With adjacent markets, a company is basically expanding its sales footprint in some way. That may be geographically (Charter acquiring Time Warner Cable) or it could be something like a new distribution channel (QVC acquiring HSN). The important thing is that if it’s done right, synergies can be achieved through headcount, advertising, PP&E, procurement, distribution, R&D, capital spend etc. However, companies have to be careful to not acquire when the synergies are illusory. Currently, JustEat, a European food delivery operator, is in the process of buying GrubHub for $7.3 billion for the privilege of entering the U.S. market. It’s unclear that there’s any real industrial logic to the deal. Are there any synergies at all? Time will tell. Another issue that can occur involves culture and, for lack of a better word, half-assed integrations. For example, over the years, Expedia has acquired numerous other online travel agencies (OTAs) – including Orbitz, Travelocity, Wotif – but never really integrated them instead choosing to let them operate as separate fiefdoms. This has led to a bloated cost structure. Contrast that experience with Charter doing the hard work and spending three years integrating the decentralized systems and billing platforms from TWC and Brighthouse down to one.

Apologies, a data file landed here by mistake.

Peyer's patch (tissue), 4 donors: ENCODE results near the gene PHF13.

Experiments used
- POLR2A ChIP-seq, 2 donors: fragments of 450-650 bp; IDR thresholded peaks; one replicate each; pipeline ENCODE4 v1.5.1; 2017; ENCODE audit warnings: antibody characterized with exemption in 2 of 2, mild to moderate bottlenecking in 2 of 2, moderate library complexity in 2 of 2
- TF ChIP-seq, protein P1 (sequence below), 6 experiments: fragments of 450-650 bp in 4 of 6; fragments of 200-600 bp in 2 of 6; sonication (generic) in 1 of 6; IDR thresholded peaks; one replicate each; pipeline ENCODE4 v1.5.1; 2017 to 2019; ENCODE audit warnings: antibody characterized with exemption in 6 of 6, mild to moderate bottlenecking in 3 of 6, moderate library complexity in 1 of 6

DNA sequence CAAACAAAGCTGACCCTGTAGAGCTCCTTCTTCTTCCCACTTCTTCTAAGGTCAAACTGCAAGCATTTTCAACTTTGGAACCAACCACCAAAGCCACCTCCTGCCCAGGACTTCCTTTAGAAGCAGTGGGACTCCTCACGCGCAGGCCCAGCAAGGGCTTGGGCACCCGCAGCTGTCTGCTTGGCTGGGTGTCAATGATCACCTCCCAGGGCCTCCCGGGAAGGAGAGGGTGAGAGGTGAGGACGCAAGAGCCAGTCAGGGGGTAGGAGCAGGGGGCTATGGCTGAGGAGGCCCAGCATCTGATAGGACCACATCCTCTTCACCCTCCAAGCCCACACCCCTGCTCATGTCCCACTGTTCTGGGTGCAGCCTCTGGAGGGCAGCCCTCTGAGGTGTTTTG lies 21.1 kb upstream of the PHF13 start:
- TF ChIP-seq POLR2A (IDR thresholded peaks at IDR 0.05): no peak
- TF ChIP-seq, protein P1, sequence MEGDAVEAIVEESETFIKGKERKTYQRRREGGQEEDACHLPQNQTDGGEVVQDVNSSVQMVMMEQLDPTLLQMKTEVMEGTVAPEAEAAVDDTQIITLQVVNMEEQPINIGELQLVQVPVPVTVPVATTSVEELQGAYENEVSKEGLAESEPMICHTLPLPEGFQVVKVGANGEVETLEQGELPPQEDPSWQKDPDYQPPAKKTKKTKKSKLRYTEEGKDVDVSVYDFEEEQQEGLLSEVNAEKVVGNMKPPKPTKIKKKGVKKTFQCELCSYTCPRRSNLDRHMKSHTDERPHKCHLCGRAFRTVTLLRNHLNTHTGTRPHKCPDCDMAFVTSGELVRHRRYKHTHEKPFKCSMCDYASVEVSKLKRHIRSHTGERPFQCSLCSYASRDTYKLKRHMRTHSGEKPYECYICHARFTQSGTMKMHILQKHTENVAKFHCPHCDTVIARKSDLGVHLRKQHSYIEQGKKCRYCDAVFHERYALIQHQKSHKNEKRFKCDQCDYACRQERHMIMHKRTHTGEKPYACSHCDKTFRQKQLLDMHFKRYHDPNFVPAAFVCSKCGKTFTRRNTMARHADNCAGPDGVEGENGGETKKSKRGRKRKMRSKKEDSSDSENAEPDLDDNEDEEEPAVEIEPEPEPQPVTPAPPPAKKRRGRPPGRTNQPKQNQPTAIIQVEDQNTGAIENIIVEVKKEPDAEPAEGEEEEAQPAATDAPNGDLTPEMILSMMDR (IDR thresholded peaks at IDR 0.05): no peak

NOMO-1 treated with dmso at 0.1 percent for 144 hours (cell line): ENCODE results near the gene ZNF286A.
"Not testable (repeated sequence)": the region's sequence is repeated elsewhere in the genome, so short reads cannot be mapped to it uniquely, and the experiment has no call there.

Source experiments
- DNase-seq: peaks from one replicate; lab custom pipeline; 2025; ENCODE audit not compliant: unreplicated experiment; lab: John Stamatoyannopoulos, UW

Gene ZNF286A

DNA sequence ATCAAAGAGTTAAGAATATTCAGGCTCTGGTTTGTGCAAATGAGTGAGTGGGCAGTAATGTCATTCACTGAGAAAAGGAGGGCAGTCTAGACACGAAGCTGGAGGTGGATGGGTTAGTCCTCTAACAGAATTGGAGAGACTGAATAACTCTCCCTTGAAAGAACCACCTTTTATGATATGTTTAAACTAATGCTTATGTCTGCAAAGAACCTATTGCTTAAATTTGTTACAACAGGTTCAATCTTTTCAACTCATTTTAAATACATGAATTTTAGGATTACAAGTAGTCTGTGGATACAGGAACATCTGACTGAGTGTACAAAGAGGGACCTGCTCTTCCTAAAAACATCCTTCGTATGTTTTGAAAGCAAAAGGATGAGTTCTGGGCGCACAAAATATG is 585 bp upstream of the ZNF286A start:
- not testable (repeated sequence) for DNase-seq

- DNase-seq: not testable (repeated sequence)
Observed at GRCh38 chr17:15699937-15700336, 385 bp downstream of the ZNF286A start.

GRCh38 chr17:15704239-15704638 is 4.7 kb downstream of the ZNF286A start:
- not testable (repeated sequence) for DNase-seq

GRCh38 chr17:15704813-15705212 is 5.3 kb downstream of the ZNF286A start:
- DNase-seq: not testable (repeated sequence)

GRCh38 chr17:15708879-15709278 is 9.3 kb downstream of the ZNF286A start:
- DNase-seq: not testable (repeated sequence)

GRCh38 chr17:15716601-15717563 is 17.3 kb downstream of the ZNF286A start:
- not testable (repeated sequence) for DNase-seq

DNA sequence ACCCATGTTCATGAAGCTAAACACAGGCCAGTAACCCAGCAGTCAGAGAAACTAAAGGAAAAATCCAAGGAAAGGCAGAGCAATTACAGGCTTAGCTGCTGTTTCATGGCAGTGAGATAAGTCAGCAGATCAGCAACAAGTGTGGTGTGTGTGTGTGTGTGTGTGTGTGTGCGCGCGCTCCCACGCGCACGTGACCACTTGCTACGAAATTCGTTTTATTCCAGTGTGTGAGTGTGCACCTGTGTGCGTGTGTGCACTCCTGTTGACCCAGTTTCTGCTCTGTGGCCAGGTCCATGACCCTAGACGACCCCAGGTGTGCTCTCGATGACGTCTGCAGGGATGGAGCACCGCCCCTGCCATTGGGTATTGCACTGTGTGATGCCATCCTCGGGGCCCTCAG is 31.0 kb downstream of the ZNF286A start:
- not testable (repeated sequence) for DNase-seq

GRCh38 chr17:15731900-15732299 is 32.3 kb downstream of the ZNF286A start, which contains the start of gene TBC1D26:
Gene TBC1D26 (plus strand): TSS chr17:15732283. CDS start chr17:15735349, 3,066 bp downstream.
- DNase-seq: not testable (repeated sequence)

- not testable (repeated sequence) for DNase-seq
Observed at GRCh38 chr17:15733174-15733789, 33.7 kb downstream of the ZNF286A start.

Barry Diller lamenting Expedia’s unwieldiness on the Q4 2019 conference call
Tom Rutledge insisted on Charter doing clean-up before trying to focus on growth, Q3 2018

The other type of horizontal deal – acquisitions of adjacent products can be a little riskier but have huge payoffs if done well. The two main reasons I see for these deals are: 1. the new product makes the company’s core product stickier with their consumer i.e. an add-on and 2. the new product can be distributed to a wider audience through the company’s existing sales channels. Salesforce started as a CRM product but has made numerous large acquisitions to become more useful to their customers and have upsell opportunities (Heroku, ExactTarget, MuleSoft, Tableau). Meanwhile, AB Inbev most recently acquired Craft Brew Alliance and can now pump their Kona brand through their global distribution system thereby extracting far more value from the business than CBA ever would be able to.